Oct. 27, 2054 -- It was a tragedy worthy of Shakespeare. A man of strength, a man of courage, a man of God risked his life and his presidency to protect his nation and the values for which it stood. And the nation, blinded by its worship of tolerance, led astray by a barrage of hate, looked instead to a shyster and a weakling for guidance.
George W. Bush was the finest president of the 21st century. He took office in the crucial 2000 election -- the election marking the beginning of the end for American representative democracy. Immediately denounced as a conservative radical and an unelected dynastic pawn, Bush stepped into a situation fraught with peril. A recession had begun after the illusory prosperity of the 1990s Internet bubble unexpectedly burst. A decade of defense and intelligence slashing had sliced national security to the bone. The administration of Bill Clinton, marked by a tendency toward tolerating immorality and bashing traditionalism, had left America profoundly vulnerable.
At first, few thought President Bush was up to the task -- and many hoped he wasn't. Angered by Al Gore's election loss, the Democratic Party and mainstream media began demonizing Bush as an ignoramus. Even as Bush attempted to reach across the political aisle to create an education bill, his opposition claimed he was dividing America. Even as Bush stumped for badly needed tax cuts to reinvigorate the economy, his opposition claimed he was too hard line.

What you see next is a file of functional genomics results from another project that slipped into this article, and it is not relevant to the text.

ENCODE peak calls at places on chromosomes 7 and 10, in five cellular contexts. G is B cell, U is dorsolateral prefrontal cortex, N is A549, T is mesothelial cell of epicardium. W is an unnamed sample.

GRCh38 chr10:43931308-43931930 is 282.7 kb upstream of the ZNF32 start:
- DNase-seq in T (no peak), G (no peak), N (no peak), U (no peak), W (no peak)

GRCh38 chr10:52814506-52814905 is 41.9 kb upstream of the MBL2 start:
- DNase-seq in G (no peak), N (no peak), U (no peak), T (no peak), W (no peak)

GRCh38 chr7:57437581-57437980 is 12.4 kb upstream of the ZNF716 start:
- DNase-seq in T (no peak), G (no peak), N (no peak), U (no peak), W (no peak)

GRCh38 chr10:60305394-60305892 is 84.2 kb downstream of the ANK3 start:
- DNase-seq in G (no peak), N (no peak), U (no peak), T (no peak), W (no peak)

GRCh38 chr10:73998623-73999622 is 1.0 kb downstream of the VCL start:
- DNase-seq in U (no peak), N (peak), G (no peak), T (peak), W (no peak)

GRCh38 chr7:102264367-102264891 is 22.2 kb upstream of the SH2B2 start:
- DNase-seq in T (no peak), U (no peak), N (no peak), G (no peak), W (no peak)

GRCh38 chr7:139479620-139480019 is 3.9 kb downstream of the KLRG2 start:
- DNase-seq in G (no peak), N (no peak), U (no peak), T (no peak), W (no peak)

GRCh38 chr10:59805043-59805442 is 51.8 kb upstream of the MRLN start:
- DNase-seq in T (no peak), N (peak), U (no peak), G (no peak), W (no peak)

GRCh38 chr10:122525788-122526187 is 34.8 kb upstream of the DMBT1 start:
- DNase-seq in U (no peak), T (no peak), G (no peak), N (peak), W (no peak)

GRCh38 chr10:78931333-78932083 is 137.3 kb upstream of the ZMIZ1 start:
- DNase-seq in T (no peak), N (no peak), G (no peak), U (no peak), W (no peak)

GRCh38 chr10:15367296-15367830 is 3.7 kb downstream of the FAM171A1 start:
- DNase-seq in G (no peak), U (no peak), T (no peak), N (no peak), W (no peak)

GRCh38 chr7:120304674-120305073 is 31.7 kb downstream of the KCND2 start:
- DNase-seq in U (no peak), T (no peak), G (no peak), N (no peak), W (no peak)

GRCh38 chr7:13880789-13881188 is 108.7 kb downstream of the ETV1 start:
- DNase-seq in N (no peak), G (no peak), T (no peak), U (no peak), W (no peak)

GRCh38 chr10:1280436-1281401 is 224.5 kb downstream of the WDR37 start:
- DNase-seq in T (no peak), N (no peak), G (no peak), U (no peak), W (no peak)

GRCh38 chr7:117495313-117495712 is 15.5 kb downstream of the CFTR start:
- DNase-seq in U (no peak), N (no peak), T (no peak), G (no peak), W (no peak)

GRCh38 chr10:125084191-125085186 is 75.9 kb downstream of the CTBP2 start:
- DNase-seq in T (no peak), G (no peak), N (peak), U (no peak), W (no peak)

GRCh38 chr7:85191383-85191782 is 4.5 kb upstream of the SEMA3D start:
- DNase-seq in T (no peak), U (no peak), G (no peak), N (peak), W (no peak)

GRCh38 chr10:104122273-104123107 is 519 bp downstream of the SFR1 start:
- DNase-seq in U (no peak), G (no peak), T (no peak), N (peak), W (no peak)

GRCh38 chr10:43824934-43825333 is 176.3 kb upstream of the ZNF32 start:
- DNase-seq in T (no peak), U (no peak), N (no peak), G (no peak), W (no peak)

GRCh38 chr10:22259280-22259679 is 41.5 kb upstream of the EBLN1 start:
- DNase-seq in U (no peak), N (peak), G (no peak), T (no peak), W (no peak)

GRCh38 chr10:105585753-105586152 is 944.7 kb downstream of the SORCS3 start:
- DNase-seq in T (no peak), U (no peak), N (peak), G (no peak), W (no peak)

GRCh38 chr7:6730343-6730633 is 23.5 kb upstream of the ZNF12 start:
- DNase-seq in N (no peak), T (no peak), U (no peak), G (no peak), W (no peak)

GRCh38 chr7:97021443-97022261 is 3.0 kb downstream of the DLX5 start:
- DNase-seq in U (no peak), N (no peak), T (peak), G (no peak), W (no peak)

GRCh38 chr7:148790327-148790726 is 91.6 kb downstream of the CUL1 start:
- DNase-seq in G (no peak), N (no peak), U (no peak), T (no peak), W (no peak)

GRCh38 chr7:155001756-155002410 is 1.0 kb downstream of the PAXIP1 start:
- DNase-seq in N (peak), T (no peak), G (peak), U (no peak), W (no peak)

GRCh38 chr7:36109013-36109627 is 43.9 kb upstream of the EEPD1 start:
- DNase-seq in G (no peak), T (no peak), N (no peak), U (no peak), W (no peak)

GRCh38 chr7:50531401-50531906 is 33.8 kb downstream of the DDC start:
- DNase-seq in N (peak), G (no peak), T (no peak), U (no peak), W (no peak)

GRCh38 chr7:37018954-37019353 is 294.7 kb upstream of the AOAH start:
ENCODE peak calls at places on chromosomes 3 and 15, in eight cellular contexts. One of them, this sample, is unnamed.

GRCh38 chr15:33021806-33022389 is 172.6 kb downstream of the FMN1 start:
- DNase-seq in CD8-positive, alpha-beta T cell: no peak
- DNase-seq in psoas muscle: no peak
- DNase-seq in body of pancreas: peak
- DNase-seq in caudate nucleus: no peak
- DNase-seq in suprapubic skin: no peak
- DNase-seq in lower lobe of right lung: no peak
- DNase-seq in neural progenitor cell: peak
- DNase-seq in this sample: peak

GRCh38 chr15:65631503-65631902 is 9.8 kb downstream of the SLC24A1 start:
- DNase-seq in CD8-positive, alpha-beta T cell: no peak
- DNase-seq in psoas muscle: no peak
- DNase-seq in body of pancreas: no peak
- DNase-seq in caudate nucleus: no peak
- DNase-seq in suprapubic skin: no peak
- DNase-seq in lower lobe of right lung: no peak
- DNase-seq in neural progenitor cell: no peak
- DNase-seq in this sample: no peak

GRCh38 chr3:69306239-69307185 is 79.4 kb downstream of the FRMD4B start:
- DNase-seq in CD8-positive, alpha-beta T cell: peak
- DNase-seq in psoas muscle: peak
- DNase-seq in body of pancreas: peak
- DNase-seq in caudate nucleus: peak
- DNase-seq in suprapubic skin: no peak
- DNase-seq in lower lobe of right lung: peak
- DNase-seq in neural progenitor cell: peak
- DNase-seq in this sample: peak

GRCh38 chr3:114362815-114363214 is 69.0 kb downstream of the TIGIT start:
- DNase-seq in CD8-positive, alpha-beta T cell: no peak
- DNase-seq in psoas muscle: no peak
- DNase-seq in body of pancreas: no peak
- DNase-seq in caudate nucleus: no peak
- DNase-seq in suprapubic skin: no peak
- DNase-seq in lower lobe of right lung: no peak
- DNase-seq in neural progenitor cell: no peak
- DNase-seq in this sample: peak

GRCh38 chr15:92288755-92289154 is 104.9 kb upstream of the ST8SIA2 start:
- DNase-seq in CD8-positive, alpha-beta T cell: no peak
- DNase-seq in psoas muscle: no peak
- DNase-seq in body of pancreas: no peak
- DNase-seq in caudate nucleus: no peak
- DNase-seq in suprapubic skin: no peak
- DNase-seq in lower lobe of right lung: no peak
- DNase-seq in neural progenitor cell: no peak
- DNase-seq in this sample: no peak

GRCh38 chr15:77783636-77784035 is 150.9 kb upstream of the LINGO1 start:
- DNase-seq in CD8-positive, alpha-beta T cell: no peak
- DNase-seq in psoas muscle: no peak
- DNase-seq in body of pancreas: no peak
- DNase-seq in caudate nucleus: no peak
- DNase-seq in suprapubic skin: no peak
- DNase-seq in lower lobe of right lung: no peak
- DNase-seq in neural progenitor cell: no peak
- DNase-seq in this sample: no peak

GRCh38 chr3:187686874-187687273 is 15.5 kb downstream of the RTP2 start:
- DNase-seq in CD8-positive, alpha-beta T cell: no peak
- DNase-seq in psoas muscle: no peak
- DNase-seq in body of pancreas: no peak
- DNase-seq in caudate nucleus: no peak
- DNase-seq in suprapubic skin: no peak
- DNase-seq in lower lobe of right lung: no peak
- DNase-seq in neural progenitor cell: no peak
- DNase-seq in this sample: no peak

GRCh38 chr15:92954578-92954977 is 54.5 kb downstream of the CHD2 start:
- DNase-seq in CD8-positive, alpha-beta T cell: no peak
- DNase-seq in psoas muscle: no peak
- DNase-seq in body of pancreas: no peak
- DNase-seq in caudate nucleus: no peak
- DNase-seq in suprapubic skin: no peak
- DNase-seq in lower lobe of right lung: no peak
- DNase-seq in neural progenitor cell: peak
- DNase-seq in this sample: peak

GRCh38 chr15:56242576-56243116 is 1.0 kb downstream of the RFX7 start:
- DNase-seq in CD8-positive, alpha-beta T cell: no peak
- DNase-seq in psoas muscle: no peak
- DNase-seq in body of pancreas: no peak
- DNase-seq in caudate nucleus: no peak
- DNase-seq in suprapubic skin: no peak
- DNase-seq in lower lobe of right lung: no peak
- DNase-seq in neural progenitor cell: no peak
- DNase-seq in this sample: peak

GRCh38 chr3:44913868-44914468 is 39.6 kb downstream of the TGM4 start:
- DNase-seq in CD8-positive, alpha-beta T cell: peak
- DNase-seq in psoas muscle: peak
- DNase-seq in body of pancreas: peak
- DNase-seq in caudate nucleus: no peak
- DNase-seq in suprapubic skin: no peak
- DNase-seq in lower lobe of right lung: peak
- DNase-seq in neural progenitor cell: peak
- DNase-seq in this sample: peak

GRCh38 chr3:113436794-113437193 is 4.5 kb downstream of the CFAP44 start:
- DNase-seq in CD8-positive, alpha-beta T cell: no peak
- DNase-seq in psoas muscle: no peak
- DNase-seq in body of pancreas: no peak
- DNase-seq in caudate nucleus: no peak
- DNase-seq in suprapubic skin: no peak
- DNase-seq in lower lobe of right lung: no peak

And then, Sept. 11, 2001. Three thousand Americans dead in New York and Washington, D.C., and on an empty field in Pennsylvania. The specter of international terrorism leapt into the light. President Bush rose to the occasion.
President Bush realized that Sept. 11 was a symptom of a greater disease: terrorism inbred with Islamic fundamentalism. America went to war. The Taliban, an evil regime paralleled only by Cold War communist dictatorships and Nazi Germany, quickly fell to American forces. Men and women voted. Little girls went to school. And U.S. troops hunted Islamist terrorists.
But the American opposition didn't sleep. Bush's critics began calling for more "humane" approaches to terrorism. Eager to revive the Vietnam era, Bush's opponents began referring to Afghanistan as a "quagmire." Most vicious, a few choice opponents started impugning President Bush's patriotism, implying that he had known about Sept. 11 and allowed it to happen.
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